Jonathan W. Rosenberg
Major philosophical questions relating to such matters as the existence of God, the foundations of knowledge, the nature of reality, and the nature of morality. Approach may be either historical or topical. Offered: AWSpS.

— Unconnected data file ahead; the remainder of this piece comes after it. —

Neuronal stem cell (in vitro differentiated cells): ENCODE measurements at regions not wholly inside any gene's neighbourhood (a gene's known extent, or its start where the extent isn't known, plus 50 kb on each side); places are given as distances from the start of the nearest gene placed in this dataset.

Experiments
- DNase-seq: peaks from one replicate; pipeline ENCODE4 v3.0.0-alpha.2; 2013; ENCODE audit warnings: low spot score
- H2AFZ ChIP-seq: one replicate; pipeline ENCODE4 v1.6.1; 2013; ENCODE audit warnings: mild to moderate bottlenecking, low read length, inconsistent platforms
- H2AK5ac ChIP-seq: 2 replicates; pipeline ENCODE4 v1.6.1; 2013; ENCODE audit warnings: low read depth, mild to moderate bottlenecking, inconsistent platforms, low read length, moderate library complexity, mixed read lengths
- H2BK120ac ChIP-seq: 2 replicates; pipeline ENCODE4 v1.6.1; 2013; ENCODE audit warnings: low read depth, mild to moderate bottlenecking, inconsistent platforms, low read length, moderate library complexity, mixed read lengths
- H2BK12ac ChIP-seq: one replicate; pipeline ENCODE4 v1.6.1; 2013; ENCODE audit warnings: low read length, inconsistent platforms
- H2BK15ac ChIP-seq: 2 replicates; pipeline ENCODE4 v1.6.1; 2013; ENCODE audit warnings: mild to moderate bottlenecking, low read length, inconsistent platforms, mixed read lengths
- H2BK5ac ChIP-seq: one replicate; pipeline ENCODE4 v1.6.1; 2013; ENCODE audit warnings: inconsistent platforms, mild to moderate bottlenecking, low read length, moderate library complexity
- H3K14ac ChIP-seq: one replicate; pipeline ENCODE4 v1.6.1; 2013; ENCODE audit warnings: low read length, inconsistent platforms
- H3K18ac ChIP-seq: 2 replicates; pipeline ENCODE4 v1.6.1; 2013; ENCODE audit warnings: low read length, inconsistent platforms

The aim of this course is to introduce students to philosophy, not only as an academic discipline, but also as a set of skills that can be transplanted into the various areas in which the student will go on to study. This will be accomplished by considering several traditional philosophical topics, as well as by confronting questions about the nature and purpose of philosophy itself. Specific topics include: the nature and scope of our knowledge, the relationship between minds and bodies, the nature of scientific activity, and what it is that makes some of our actions right and others wrong. This class will place an emphasis on the practice of philosophy – learning to read, write, and speak philosophically; the ability to evaluate philosophical positions (both our own and those of others); and how to develop and maintain an open and productive discourse that includes peers with whom you disagree. TEXT: No Textbook Required.
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